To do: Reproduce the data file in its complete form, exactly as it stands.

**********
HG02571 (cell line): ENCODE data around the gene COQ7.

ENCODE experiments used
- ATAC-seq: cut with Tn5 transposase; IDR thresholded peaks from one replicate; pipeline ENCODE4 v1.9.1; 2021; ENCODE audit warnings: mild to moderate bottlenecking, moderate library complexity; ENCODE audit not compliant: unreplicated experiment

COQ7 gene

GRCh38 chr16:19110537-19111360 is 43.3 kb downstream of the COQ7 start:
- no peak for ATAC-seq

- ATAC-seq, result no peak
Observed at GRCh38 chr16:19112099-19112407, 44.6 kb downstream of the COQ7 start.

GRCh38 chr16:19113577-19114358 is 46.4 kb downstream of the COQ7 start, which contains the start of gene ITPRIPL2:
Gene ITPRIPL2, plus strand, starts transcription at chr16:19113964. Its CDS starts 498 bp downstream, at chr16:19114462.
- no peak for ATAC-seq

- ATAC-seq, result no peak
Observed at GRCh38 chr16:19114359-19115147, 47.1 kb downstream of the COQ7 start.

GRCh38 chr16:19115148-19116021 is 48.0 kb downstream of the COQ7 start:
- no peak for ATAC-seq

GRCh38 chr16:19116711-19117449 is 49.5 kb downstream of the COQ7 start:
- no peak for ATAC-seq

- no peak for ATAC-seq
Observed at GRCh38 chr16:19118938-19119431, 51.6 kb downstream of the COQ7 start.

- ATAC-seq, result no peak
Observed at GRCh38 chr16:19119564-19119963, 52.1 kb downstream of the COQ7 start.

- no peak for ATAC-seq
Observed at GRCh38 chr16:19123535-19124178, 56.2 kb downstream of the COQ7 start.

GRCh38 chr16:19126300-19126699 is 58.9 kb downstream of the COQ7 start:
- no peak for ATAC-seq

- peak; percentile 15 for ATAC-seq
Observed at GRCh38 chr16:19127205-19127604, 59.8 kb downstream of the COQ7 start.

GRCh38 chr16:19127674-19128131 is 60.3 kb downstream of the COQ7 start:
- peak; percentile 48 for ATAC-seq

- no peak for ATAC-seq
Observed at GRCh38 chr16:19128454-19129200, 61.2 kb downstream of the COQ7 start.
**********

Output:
HG02571 (cell line): ENCODE data around the gene COQ7.

ENCODE experiments used
- ATAC-seq: cut with Tn5 transposase; IDR thresholded peaks from one replicate; pipeline ENCODE4 v1.9.1; 2021; ENCODE audit warnings: mild to moderate bottlenecking, moderate library complexity; ENCODE audit not compliant: unreplicated experiment

COQ7 gene

GRCh38 chr16:19110537-19111360 is 43.3 kb downstream of the COQ7 start:
- no peak for ATAC-seq

- ATAC-seq, result no peak
Observed at GRCh38 chr16:19112099-19112407, 44.6 kb downstream of the COQ7 start.

GRCh38 chr16:19113577-19114358 is 46.4 kb downstream of the COQ7 start, which contains the start of gene ITPRIPL2:
Gene ITPRIPL2, plus strand, starts transcription at chr16:19113964. Its CDS starts 498 bp downstream, at chr16:19114462.
- no peak for ATAC-seq

- ATAC-seq, result no peak
Observed at GRCh38 chr16:19114359-19115147, 47.1 kb downstream of the COQ7 start.

GRCh38 chr16:19115148-19116021 is 48.0 kb downstream of the COQ7 start:
- no peak for ATAC-seq

GRCh38 chr16:19116711-19117449 is 49.5 kb downstream of the COQ7 start:
- no peak for ATAC-seq

- no peak for ATAC-seq
Observed at GRCh38 chr16:19118938-19119431, 51.6 kb downstream of the COQ7 start.

- ATAC-seq, result no peak
Observed at GRCh38 chr16:19119564-19119963, 52.1 kb downstream of the COQ7 start.

- no peak for ATAC-seq
Observed at GRCh38 chr16:19123535-19124178, 56.2 kb downstream of the COQ7 start.

GRCh38 chr16:19126300-19126699 is 58.9 kb downstream of the COQ7 start:
- no peak for ATAC-seq

- peak; percentile 15 for ATAC-seq
Observed at GRCh38 chr16:19127205-19127604, 59.8 kb downstream of the COQ7 start.

GRCh38 chr16:19127674-19128131 is 60.3 kb downstream of the COQ7 start:
- peak; percentile 48 for ATAC-seq

- no peak for ATAC-seq
Observed at GRCh38 chr16:19128454-19129200, 61.2 kb downstream of the COQ7 start.